An executive recently commented that everyone claims their technology is collaborative, so surely this must be confusing, especially for someone not familiar with collaboration tools and why tools are important.
Collaboration tools are essentially about the technology we use to work together toward a common goal. For centuries people have used collaboration tools - take for example, writers of the Renaissance era. But our most contemporary collaboration tools are computer-based technologies that facilitate collaboration far better and further improved through networks.
What you need to know is that collaboration tools do three things: connect people, facilitate interactions, and retrieve available resources to enable groups to work together. Let's review what each of these elements need to contain.
User profiles. Most user profiles include full name, address, phone, fax, email address, and IM name. To build well-rounded and robust user information, user profile fields will include personal and professional information and a photo.
Group setup. Groups are the essential element of connecting people. Typically, groups are arranged by function, like sales or engineering. It is also advantageous to create groups for project teams or special projects and provide permissions for users to be added to the group or follow a group to keep informed.
Administrator. The collaboration tool administrator ensures permissions are properly given for each of the users, often called user roles, and groups. The administrator must keep users informed of tool usage, enable features to keep users connected, and add new users to the system. Lastly, an administrator or moderator if one is employed, will keep activity streams visible to inform users in areas of interest and encourage participation.
Communications. Status updates are a popular communication feature in many collaboration tools similar to social media applications (Facebook, Twitter, LinkedIn, and Google+) to give users the ability to broadcast questions as well as collaboration and support requests to others in the group or entire organization, depending on permissions and group level access. Microblogging is like a status update but as a short form of blogging, will provide an ability for people to communicate concepts, opinions, and best practices, depending on usage favored in your organization. Instant messaging, chat and email provide person-to-person and group contact. Some integrated tools will include advanced features to conduct web and video conferencing.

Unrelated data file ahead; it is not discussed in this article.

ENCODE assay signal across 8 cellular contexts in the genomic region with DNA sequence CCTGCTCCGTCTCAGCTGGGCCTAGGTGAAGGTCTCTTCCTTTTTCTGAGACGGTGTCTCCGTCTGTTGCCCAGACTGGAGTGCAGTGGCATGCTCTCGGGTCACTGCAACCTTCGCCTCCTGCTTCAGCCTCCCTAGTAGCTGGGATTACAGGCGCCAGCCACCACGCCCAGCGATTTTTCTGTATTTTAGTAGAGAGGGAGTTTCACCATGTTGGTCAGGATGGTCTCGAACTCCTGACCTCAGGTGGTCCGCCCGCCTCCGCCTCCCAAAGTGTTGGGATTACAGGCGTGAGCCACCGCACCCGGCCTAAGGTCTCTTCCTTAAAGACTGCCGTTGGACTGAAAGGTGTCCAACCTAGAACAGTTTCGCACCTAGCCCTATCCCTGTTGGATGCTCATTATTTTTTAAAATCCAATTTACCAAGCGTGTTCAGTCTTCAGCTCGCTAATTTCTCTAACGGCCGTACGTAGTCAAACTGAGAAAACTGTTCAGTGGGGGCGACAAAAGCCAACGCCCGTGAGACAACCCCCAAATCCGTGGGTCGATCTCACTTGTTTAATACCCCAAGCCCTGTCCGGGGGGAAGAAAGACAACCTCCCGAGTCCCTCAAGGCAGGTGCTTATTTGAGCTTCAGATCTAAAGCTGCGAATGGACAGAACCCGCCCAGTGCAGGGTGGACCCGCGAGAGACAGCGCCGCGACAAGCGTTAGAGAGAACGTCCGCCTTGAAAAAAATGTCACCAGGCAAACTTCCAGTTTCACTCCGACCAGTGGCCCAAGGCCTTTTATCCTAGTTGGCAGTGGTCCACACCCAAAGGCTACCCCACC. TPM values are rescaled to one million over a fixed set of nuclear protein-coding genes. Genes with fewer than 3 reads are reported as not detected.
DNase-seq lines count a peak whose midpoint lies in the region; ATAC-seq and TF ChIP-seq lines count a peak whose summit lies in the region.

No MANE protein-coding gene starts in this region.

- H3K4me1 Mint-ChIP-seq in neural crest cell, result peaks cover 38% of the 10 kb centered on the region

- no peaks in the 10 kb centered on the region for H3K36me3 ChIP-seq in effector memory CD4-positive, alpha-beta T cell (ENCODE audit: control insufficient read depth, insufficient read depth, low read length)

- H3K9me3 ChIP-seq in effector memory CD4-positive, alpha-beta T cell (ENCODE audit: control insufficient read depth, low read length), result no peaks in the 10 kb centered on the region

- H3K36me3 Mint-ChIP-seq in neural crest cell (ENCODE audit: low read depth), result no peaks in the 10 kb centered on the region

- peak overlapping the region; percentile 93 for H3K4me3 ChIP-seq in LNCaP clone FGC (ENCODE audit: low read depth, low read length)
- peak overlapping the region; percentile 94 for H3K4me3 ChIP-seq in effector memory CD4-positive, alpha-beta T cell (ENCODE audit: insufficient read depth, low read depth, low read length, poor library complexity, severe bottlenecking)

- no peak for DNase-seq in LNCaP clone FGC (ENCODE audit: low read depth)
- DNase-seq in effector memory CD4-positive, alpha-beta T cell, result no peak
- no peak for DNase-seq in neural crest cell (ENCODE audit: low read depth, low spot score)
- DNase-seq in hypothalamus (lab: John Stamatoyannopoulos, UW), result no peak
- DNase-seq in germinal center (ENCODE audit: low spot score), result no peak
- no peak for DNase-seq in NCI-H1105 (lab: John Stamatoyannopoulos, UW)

Tagging features. Users enter bits of information in the collaboration tool that become tagged, as a function of the system, by username, account name, like @mentions to pull others into an online conversation (similar to Twitter). Intentional tags at the bottom of a blog, microblog, or wiki are useful to infuse relevant keywords and aid search results -- tagging features are necessary elements to build a robust search function. Through further tagging, the use of keywords, titles, tasks, and status variables in the collaboration tool enable users to track and follow interactions, such as conversations, shared information, and coworker requests.
Notification system. Alerts through email notification, toolbar icons, text messages, or widgetized areas to send you timely posting inform users of pending contact requests, time-dependent tasks, or announcements as well as system-wide messages.
Retrieving Available Resources
Search. Capabilities to search people, topics, documents, keywords, and surface relevant information is timely and enables users to find what they need.
Information sharing. Collaborative groups require the ability to work with the same document or information resources from other applications through plug-ins or application programming interfaces (APIs), and easily exchange information.
Document management. Access is needed to document storage repositories, whether on network or cloud-based servers. Users must have the ability to check in and check out documents, maintain document version control, and establish archives.
Tips to Get Started
Whether you're an executive to sponsor purchase of a collaboration tool, the technology buyer, or user, try to establish a framework within your organization what you want the collaboration tool to do and how people may work more effectively together. Sometimes internal processes become silos of information and are so ingrained that people are reluctant to change them. A common approach to solve this problem is to know your existing processes that work well. Then, you may consider improvements to add on through stakeholder acceptance.
You can do it. Collaboration tools will help you grow an online community to bring products to market, engage with customers, and contribute to broader knowledge sharing goals. International organizations are saving travel budgets by acquiring collaborative tools and platforms to enable geographically dispersed groups to work together. Public and private organizations are instilling a culture of collaboration through internal guidelines and a broader vision of community. Overall, collaboration tools are your best bet to support the future of work in your organization.